|A bit of floral flotsam|
Here are five questions I ask myself.
Did I like all the vegetables I grew in the garden?
In the fall, I make a list of the vegetable varieties I want to grow again and tuck the list somewhere inside where I am sure to find it when it is time to order seeds.
Then when it is time find the list and order seeds, I go through the house, room by room, looking for it. Along the way I find I am cleaning up a lot of piles of lists, bills, receipts, etc. before I find the list of vegetable varieties I want to grow again. So the list really serves two purposes. It's both a cleaning aid and a reminder of seeds to order again.
Do I want to see a particular bloom all over the garden?
If the answer is yes, I let the self-sowing thugs keep their seed heads through the winter, knowing in the spring their seedlings will be coming up all over and throughout the garden. If no, then I go out with my pruners and cut them back. Don't judge me, but if a particular perennial, and you know which ones they are in your garden, is really a prolific self-sower, I'll bag the seeds up and put them in the trash. Hey, I asked you not to judge me for that. My compost pile never gets hot enough to kill off seeds, so I also toss out weeds that have gone to seed.
By the way, I always let columbine self-sow. They are easy to knick out in the spring if they happen to land and germinate where I don't want them and they fit nicely in between a lot of other perennials.
Where is a good place for a new flower border or vegetable garden?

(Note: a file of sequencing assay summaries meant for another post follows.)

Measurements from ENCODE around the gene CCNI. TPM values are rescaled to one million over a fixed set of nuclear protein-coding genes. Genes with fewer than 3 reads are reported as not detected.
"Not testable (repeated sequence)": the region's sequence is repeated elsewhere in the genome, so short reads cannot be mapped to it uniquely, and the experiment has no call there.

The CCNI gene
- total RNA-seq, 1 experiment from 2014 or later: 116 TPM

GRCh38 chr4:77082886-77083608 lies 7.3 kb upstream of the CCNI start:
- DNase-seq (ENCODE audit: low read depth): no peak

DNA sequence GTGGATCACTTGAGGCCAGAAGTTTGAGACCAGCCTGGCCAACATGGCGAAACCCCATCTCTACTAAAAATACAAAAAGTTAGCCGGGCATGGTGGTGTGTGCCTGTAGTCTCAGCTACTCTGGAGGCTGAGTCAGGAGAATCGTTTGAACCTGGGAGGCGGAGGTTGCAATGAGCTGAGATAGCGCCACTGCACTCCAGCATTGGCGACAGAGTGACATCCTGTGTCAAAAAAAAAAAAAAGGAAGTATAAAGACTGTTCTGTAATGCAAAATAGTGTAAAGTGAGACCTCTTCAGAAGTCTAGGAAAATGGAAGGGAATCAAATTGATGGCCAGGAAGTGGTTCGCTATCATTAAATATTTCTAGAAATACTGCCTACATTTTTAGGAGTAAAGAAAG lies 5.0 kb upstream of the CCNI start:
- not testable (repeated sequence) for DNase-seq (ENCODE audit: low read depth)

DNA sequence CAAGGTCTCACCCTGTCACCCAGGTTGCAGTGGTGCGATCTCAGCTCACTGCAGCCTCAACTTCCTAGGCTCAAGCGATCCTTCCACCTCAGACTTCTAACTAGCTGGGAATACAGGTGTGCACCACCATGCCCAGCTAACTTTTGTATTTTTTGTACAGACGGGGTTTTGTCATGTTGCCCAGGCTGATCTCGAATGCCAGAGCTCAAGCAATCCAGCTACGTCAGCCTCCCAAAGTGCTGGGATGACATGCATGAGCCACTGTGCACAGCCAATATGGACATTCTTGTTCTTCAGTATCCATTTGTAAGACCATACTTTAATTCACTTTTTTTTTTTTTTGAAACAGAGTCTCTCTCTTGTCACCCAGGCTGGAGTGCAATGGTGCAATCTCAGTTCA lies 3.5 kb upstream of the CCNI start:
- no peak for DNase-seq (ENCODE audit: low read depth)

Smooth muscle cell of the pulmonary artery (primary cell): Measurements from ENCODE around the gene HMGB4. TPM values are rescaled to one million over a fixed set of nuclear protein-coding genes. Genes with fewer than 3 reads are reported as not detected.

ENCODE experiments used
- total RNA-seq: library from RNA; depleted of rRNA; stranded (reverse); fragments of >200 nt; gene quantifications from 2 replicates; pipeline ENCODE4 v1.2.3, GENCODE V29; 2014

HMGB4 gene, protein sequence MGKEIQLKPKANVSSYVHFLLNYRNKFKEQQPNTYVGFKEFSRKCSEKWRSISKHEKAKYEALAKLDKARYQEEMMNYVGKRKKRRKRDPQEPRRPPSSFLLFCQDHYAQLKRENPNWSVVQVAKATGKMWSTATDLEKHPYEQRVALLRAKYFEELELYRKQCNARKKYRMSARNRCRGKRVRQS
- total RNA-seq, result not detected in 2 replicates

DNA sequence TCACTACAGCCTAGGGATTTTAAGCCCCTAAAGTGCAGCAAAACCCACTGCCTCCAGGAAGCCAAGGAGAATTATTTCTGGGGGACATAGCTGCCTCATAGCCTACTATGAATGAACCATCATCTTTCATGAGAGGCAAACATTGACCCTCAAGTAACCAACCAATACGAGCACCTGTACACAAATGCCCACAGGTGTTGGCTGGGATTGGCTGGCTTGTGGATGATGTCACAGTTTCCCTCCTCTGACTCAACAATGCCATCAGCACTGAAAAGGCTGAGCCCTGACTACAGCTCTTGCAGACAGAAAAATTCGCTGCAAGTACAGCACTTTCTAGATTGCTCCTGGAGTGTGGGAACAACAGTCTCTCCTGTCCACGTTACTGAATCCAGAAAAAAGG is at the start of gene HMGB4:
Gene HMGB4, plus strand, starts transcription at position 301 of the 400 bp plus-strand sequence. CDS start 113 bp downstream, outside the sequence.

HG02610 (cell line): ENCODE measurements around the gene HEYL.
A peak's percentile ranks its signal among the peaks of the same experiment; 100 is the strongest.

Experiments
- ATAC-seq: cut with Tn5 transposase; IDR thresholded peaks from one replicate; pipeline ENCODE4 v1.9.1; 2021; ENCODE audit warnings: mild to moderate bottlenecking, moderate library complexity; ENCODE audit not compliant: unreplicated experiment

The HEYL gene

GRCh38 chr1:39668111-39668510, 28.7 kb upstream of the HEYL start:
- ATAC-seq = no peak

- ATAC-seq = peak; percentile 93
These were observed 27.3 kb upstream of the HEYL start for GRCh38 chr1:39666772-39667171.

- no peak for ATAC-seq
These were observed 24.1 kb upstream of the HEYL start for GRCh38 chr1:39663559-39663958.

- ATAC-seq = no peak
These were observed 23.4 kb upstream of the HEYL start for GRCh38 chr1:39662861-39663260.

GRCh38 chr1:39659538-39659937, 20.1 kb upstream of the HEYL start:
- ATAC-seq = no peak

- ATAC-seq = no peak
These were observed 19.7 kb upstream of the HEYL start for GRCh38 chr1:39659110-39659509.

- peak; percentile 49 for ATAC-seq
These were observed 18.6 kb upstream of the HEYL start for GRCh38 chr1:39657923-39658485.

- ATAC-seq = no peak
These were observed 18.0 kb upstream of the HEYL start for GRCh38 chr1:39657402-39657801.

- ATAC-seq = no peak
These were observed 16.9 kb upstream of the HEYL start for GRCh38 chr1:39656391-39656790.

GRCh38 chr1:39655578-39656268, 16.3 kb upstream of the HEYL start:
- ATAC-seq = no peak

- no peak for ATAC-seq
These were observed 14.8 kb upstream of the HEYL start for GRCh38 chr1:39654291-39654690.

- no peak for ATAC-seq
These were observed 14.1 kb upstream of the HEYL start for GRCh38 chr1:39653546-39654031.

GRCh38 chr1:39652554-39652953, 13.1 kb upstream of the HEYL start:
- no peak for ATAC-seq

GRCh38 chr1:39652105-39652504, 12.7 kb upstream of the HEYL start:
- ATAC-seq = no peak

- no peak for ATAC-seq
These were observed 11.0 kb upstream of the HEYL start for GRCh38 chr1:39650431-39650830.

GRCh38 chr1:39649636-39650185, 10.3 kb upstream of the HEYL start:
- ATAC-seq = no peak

I remind myself that fall is the best time to dig up a new planting area, whether for flowers or vegetables. Or if you prefer to save your back, you can layer on cardboard, leaf mulch, newspapers, leaf mulch, whatever will decompose by spring. Then in the spring, you've got a new bed ready to plant. If you really prefer digging, you should still add some compost or mulch to decompose over the winter and make the ground that much rich for planting.
I've never regretted having a new border to plant in the spring, when there are so many plants in the garden centers begging me to take them home with me.
I also look around in the fall to see if there is a spot or two in the garden where I should plant a tree or shrub. Fall really is the best time to plant trees and most shrubs.
Will there be enough flowers in my garden in early spring?
The answer is rarely yes, so every fall I figure out how many new flowers I want to see in the garden in the spring and then I buy and plant bulbs for crocuses, tulips, daffodils, whatever strikes my fancy in the catalogs, online, and even in the big box stores where I buy groceries. When spring comes, I've never regretted the time spent planting bulbs in the fall.
Truthfully, I don't really figure out how many new flowers I want to see in the garden, as though it is some kind of math calculation. I just figure I want to see lots of new flowers and buy bulbs accordingly.
And finally, how do I want to find the garden in the spring?
I usually want to find the garden ready for planting in the spring, ready for me to enjoy the flowers, and not ready for me to do a massive clean up. So I take the time in the fall to cut back perennials, weed out flower borders and otherwise tidy up, following a fall clean up list I made up for myself last year. It calls for a little bit of work now, but cleaning up the garden in the fall makes a big difference in the joy I get from my garden in the spring.
Trust me, I've done it both ways.
Now, go ask yourself these five questions, and get busy in the garden!